It has been interesting to track the delivery path of my iPhone the last few days, which is set for delivery on Tuesday of this coming week.

The iPhone Cometh

When I told my 9 year old it was shipping from Shenzhen, China, his first question was, “Why is the iPhone made in China?” Rather than tell him my opinion on that, my response was, “That’s a great question. Who do you think you could talk to who is an expert on that subject to get an answer?” He thought for awhile, and responded that he could talk to an Apple Genius at the Apple Store. We then proceeded to brainstorm a set of other questions he could ask an “Apple Genius” (since it didn’t make sense to set up an appointment and just ask one question) and went to the Apple Store (iPod with recording microphone in hand to make a podcast) on Friday evening. (We also did a practice interview and worked on asking questions which required elaboration, using “how,” “why,” etc.) Not surprisingly, the Apple Genius could not let us record his answers to Alexander’s questions, because as an Apple employee he’s prohibited from participating in any type of new media publication (blogging, podcasting, etc.) I find that pretty ironic, given the fact that Apple’s hardware and software tools are focused on empowering the voices of users and the read/write web…. But I was actually not too surprised by this. The “Genius” did a good job handling most of Alexander’s questions, but I don’t think he answered the initial question about why the iPhone is made in China very well. We’re going to continue searching for answers on that one together from other sources.

Using Google Earth, it’s amazing to see what a journey my iPhone has already made.

Shenzhen to Anchorage

Remaining legs of my iPhone's journey home

These distances aren’t completely accurate since they are direct from Google Earth, and the flight routes of the aircraft between each location are undoubtedly not as direct, but they are still eye opening as approximations:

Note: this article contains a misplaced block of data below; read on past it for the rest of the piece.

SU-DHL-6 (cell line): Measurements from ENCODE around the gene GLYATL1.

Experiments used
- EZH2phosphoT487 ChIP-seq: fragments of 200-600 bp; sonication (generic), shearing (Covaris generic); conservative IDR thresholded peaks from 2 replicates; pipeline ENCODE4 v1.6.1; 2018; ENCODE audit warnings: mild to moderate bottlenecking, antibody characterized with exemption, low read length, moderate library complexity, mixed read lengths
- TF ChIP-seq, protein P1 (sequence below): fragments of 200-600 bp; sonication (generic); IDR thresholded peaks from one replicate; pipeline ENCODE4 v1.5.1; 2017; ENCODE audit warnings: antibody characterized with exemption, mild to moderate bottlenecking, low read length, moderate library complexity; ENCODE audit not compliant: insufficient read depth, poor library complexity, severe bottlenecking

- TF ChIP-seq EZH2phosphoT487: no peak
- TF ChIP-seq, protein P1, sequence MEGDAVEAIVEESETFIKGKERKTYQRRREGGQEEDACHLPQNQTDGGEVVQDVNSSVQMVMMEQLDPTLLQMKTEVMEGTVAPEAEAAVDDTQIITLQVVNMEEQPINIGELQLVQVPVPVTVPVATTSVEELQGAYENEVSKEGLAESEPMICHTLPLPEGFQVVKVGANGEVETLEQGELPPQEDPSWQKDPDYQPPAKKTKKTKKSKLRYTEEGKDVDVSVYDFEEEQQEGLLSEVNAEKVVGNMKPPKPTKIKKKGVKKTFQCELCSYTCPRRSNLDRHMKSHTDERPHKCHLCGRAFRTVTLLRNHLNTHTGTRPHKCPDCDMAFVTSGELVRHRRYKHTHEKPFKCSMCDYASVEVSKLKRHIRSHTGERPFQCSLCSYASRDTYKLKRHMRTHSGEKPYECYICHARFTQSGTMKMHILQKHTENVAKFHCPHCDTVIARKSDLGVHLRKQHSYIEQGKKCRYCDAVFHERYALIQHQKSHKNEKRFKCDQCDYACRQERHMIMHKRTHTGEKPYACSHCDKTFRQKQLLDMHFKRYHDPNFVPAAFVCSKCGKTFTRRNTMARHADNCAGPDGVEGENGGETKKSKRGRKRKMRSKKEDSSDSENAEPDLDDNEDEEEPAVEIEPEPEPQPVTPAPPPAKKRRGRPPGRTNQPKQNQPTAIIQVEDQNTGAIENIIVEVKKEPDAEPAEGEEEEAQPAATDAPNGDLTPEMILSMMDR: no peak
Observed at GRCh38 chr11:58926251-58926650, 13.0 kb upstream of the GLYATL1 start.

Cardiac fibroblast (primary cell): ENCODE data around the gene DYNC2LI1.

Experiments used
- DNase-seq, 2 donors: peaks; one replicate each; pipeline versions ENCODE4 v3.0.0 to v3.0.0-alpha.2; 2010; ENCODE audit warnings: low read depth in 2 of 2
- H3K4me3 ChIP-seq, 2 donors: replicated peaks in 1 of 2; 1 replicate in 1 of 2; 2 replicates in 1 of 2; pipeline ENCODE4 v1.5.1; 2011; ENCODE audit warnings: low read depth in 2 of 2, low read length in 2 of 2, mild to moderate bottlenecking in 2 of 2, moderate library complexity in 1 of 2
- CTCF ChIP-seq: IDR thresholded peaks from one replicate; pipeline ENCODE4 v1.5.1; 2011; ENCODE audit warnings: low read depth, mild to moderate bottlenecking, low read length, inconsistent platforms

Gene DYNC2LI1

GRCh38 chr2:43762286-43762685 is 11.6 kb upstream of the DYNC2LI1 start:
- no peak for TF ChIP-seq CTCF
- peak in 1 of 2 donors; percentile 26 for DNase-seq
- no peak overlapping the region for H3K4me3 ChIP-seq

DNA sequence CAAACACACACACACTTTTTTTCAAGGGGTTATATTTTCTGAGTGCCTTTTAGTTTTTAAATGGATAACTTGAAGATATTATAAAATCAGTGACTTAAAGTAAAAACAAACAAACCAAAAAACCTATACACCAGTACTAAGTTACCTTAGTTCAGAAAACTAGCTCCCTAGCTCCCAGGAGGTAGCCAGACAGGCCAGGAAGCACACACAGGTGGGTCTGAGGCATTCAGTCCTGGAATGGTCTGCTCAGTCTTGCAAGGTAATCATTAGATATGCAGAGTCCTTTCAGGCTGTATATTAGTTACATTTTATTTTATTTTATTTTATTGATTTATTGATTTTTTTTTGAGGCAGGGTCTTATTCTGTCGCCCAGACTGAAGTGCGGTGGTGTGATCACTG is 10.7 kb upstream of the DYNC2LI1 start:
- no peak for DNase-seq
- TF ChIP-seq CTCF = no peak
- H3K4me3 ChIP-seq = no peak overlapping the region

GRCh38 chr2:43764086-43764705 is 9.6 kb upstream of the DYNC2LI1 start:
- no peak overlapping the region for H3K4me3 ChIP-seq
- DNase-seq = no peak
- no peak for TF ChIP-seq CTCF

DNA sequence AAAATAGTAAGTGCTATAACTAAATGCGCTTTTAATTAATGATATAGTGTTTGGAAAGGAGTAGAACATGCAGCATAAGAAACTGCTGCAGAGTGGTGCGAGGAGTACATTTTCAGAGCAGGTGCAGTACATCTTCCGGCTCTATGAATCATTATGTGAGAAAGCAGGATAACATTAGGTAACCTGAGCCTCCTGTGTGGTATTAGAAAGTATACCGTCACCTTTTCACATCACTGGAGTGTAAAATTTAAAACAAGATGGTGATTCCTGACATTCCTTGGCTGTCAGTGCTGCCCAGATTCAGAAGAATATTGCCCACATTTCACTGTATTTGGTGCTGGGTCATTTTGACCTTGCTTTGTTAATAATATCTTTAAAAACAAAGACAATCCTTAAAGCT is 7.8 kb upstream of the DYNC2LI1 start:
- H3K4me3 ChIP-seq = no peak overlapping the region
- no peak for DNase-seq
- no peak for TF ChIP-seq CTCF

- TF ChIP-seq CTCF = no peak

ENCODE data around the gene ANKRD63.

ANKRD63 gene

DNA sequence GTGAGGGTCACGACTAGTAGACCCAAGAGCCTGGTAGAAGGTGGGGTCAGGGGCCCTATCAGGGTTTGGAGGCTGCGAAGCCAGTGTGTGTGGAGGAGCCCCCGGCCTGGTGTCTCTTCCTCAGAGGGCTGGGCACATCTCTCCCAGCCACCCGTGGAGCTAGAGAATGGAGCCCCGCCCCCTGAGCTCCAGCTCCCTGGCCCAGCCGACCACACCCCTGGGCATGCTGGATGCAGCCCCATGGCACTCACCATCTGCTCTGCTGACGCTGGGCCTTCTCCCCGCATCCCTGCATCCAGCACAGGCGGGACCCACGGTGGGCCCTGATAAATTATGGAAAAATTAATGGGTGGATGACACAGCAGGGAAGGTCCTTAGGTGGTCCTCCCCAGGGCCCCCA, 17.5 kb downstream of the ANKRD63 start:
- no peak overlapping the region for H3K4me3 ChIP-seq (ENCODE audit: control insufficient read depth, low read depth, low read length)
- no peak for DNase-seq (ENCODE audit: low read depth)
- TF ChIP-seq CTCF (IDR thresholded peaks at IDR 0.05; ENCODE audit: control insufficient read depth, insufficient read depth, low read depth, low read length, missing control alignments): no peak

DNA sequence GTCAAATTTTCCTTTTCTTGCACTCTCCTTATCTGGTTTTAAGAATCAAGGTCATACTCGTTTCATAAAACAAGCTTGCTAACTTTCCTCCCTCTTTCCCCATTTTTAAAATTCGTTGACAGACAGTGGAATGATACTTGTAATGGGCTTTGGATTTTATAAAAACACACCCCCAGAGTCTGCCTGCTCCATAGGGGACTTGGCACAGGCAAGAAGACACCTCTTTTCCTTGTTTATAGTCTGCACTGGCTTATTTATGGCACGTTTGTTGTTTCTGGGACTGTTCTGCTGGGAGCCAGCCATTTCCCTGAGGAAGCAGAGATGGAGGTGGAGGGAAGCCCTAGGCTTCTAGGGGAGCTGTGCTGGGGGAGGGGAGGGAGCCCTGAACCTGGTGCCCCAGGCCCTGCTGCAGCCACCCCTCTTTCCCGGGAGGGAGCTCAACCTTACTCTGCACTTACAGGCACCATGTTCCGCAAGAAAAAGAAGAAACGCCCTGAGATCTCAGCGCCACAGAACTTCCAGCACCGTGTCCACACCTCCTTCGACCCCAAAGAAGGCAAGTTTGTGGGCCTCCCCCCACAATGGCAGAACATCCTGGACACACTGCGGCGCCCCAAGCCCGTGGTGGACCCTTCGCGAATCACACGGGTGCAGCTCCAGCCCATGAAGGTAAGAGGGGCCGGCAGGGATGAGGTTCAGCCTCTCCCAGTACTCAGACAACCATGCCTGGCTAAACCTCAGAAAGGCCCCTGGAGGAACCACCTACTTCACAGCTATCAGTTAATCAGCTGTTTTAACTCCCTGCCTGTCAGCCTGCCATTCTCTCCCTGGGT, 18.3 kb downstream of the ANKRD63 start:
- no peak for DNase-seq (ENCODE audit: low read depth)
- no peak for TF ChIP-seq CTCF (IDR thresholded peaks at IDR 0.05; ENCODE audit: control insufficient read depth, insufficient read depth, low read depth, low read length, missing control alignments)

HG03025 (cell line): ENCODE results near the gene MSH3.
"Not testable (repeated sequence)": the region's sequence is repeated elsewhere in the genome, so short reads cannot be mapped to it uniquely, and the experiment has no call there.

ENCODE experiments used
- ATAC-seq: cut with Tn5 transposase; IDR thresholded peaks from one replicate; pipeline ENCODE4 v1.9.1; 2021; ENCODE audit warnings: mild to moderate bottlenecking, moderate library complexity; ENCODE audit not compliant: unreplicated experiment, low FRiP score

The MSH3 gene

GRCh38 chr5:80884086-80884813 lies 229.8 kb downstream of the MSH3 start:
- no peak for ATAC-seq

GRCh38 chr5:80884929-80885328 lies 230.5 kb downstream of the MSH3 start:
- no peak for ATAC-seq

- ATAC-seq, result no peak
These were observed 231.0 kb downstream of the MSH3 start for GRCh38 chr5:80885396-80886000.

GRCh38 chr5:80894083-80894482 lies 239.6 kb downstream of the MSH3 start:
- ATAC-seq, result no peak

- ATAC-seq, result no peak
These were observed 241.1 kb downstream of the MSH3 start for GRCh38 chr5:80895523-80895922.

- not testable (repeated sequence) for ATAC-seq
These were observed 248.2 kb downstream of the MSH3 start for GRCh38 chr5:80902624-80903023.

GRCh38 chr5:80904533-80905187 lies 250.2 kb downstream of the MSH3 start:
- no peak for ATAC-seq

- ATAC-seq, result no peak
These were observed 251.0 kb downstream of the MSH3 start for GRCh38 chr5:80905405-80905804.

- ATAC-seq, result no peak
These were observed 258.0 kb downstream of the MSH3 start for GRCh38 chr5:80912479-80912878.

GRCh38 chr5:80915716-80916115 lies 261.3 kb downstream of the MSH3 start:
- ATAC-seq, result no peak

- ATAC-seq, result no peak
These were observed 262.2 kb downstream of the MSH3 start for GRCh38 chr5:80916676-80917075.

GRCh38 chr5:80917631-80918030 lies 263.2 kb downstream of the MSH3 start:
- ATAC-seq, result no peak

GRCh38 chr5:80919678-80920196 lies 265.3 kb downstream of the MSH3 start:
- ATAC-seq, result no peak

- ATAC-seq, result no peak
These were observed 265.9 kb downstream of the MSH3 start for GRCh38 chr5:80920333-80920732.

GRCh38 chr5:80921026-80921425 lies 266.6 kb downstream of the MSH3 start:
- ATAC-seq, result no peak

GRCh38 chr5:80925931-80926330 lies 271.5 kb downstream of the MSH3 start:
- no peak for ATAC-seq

• Shenzhen to Anchorage: 5,058 miles
  • Adding the leg to Indianapolis: 8,072 miles
  • Adding the leg to Memphis: 8,455 miles
  • Adding the expected leg to Oklahoma City: 8,877 miles

Using the popup measurement window in Google Earth, we can see that distance is equivalent to 562,442,111 inches, or 8,394,658 smoots. For whatever unit of measurement you want to chose, that’s a lot of distance! It is difficult to actually show this entire delivery route in a single screenshot in Google Earth, and made me wonder if flying west from China across the Euro-Asian continents wouldn’t be faster… A little more exploration in Google Earth revealed the answer: No. It is faster to fly through Alaska and across North America. If a direct flight was available from Shenzhen to Oklahoma City, Google Earth shows it would be about 7,900 miles:

Direct Route: Shenzen to Oklahoma

These global measurements inspired me to ask a more basic question: What is the circumference of the earth? This question and WikiPedia’s entry for earth can lead to a nice chain of additional questions and answers. WikiPedia states earth’s orbital circumference is 924,375,700 km. How many miles is that? Using Google’s built-in currency conversion search feature, I learn the circumference is 574,380,431 miles.